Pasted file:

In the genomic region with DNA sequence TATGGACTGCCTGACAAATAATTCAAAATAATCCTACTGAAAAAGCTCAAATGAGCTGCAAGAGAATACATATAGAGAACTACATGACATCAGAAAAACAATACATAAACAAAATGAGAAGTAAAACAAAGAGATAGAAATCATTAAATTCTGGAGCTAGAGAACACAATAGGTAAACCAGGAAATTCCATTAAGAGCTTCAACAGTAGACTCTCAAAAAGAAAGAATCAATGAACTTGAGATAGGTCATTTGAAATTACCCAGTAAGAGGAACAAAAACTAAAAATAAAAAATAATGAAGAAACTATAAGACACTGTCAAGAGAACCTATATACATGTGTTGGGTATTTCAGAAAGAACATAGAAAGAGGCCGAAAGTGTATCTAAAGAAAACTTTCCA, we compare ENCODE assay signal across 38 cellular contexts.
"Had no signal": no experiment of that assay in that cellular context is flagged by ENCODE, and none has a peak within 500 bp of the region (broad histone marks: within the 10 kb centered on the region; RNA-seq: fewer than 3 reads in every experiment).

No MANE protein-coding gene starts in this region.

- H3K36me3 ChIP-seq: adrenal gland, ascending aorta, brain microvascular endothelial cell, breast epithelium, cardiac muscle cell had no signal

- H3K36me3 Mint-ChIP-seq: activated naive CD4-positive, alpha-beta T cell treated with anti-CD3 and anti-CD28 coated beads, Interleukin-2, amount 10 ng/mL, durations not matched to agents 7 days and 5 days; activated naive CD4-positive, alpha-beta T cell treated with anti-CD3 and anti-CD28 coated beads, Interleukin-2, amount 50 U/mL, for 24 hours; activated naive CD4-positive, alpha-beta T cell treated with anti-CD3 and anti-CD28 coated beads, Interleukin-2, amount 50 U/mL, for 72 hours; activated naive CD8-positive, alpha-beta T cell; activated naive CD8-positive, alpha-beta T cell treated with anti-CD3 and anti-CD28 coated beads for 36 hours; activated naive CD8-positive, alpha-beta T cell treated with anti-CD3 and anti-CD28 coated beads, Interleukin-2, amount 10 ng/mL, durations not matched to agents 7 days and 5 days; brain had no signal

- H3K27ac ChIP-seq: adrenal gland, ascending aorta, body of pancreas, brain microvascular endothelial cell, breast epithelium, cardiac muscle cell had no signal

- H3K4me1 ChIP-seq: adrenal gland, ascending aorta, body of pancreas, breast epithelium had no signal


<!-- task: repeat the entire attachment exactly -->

In the genomic region with DNA sequence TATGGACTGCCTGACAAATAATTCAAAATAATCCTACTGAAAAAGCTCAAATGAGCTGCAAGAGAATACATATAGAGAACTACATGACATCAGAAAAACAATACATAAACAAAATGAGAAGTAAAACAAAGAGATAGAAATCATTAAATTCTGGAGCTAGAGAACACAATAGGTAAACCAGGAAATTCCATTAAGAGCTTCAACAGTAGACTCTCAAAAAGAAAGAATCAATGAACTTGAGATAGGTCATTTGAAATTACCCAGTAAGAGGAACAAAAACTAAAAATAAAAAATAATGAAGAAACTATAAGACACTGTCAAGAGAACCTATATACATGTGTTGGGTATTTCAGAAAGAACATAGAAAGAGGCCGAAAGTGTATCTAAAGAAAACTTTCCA, we compare ENCODE assay signal across 38 cellular contexts.
"Had no signal": no experiment of that assay in that cellular context is flagged by ENCODE, and none has a peak within 500 bp of the region (broad histone marks: within the 10 kb centered on the region; RNA-seq: fewer than 3 reads in every experiment).

No MANE protein-coding gene starts in this region.

- H3K36me3 ChIP-seq: adrenal gland, ascending aorta, brain microvascular endothelial cell, breast epithelium, cardiac muscle cell had no signal

- H3K36me3 Mint-ChIP-seq: activated naive CD4-positive, alpha-beta T cell treated with anti-CD3 and anti-CD28 coated beads, Interleukin-2, amount 10 ng/mL, durations not matched to agents 7 days and 5 days; activated naive CD4-positive, alpha-beta T cell treated with anti-CD3 and anti-CD28 coated beads, Interleukin-2, amount 50 U/mL, for 24 hours; activated naive CD4-positive, alpha-beta T cell treated with anti-CD3 and anti-CD28 coated beads, Interleukin-2, amount 50 U/mL, for 72 hours; activated naive CD8-positive, alpha-beta T cell; activated naive CD8-positive, alpha-beta T cell treated with anti-CD3 and anti-CD28 coated beads for 36 hours; activated naive CD8-positive, alpha-beta T cell treated with anti-CD3 and anti-CD28 coated beads, Interleukin-2, amount 10 ng/mL, durations not matched to agents 7 days and 5 days; brain had no signal

- H3K27ac ChIP-seq: adrenal gland, ascending aorta, body of pancreas, brain microvascular endothelial cell, breast epithelium, cardiac muscle cell had no signal

- H3K4me1 ChIP-seq: adrenal gland, ascending aorta, body of pancreas, breast epithelium had no signal